European firms negotiating to boost Iran's oil production in Persian Gulf

September 20, 2015

TEHRAN- Iran is negotiating with companies from France, Norway, Italy, and Ukraine to boost production of oil from its Persian Gulf’s oilfields, according to an Iranian oil official.

Iranian Offshore Oil Company (IOOC)’s Managing Director Saeid Hafezi said the oilfields’ output is planned to be raised to 32,000 barrels per day (bpd), 130,000 bpd and 400,000 bpd in three short, mid and long-term periods, respectively, the Shana News Agency reported on Saturday.

He said IOOC has signed a preliminary agreement with a Norwegian-Austrian company for development of Esfandiar Oilfield.

The master development plan (MDP) of the oilfield has been prepared and its implementation is waiting for finalizing Iran’s new model of oil contracts, known as the Integrated Petroleum Contract (IPC), the official added.

Esfandiar is an extension of the Lulu field shared with Saudi Arabia.

In May 2002, Iran’s Ministry of Petroleum signed a $585 million buyback deal with PetroIran to produce 4,000 bpd of oil from the oilfield.

The project was halted after IOOC proposed to raise production from Esfandiar to 10,000 bpd and subsequently to 20,000 bpd.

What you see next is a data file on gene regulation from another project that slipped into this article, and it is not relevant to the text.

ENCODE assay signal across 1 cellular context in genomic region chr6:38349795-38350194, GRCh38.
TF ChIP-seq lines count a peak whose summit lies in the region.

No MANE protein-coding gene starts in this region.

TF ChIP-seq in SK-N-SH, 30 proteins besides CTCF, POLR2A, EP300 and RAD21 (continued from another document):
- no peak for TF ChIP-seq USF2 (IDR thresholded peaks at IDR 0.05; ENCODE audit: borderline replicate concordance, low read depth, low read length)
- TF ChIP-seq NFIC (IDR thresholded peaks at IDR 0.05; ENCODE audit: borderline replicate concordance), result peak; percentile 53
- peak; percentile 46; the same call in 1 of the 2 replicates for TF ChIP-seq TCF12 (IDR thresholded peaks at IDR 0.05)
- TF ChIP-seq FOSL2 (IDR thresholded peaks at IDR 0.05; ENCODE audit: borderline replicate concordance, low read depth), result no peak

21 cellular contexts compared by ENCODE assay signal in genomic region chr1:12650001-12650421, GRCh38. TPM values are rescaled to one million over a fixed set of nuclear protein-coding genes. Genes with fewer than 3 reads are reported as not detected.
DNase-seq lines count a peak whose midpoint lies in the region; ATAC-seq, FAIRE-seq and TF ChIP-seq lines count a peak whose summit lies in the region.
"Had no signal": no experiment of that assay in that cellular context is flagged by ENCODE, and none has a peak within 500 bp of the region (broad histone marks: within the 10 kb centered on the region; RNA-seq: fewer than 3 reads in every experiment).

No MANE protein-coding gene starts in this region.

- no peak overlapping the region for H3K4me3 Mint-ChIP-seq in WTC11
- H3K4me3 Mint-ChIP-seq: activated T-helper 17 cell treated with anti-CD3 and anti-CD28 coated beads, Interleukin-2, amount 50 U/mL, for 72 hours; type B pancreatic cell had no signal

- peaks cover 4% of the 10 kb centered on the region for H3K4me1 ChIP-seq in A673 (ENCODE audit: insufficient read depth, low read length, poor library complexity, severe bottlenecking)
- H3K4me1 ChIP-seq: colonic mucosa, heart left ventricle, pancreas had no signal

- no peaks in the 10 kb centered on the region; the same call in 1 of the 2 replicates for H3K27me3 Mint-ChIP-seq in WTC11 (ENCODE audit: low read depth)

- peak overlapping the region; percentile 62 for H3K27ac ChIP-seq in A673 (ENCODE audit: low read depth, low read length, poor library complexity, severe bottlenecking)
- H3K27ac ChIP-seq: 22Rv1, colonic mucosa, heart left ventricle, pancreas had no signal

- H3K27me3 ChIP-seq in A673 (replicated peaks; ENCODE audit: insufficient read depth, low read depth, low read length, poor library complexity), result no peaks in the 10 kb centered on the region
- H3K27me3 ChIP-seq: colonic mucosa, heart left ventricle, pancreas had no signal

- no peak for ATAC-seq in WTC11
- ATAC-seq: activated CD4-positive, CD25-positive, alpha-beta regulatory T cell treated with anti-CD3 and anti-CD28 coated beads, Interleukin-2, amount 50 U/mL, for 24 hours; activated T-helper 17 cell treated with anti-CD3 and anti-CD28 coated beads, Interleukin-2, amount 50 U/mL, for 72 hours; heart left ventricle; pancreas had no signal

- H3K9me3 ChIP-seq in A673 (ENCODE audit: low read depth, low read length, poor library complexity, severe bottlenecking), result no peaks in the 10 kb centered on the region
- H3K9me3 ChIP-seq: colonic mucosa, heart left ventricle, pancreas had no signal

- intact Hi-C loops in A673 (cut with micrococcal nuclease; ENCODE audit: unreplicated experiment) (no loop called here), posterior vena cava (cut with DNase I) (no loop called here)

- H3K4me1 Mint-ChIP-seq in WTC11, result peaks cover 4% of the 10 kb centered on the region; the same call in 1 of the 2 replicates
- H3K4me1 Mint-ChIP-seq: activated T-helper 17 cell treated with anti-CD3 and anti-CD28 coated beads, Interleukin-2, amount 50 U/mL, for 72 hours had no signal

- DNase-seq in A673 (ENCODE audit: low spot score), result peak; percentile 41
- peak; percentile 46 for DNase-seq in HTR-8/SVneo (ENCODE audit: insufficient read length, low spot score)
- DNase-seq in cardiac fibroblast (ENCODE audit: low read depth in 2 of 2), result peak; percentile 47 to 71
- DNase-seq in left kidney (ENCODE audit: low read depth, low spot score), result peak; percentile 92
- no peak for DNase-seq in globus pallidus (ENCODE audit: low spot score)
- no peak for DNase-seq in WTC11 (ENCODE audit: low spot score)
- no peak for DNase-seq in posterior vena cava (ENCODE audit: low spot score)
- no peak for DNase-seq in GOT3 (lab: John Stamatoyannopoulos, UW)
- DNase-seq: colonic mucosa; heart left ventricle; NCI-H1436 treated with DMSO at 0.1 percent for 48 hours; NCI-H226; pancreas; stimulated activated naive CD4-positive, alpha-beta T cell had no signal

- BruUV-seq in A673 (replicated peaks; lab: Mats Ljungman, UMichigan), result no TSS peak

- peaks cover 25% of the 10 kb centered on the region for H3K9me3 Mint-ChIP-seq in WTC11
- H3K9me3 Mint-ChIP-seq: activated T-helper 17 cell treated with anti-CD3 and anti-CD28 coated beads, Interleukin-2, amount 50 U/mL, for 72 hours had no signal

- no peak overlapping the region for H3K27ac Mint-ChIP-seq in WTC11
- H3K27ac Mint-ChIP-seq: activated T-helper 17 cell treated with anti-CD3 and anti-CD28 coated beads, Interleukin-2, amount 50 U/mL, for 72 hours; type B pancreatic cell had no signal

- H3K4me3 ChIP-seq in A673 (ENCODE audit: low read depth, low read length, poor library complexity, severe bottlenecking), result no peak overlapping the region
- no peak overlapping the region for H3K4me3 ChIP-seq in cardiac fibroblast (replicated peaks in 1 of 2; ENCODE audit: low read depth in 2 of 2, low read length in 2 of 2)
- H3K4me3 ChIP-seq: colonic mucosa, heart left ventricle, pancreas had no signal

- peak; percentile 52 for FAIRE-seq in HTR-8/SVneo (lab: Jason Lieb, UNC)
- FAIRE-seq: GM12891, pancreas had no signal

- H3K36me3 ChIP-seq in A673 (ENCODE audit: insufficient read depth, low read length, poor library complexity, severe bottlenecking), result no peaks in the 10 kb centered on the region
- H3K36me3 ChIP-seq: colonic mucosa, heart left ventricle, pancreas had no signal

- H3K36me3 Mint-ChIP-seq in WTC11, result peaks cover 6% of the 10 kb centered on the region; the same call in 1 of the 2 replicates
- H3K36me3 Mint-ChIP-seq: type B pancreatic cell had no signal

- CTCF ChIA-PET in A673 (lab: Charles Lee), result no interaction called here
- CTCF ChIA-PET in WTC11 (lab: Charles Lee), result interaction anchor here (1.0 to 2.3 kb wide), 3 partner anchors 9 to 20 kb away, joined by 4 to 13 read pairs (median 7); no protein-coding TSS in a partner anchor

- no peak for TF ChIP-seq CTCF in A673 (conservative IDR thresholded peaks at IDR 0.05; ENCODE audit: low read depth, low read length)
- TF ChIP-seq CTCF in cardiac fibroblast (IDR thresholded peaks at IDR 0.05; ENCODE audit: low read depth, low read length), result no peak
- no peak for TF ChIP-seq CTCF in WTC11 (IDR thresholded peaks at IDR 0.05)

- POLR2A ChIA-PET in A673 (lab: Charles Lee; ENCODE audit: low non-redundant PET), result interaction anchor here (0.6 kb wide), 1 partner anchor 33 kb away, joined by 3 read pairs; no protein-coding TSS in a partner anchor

IOOC then awarded the project to Malaysia’s Petronas, with Qatar's National Bank due to finance its €400 million development but the agreement was cancelled after QNB refused to make the investment.

IOOC has also signed an agreement with a Ukrainian company for increasing oil production in Doroud Oilfield (which is located off the Persian Gulf island of Kharg), Hafezi stated.

Iranian Oil Minister Bijan Namdar Zanganeh has recently said that Iran will regain its share of oil market when sanctions are removed against the country. 

The minister said Iran produced 3.9 million bpd of oil before the sanctions, while the figure dropped to 2.7 million bpd, of which one million bpd is exported. 

With holding 157.5 billion barrels of recoverable crude oil reserves, Iran possesses the world’s fourth largest crude oil reserves.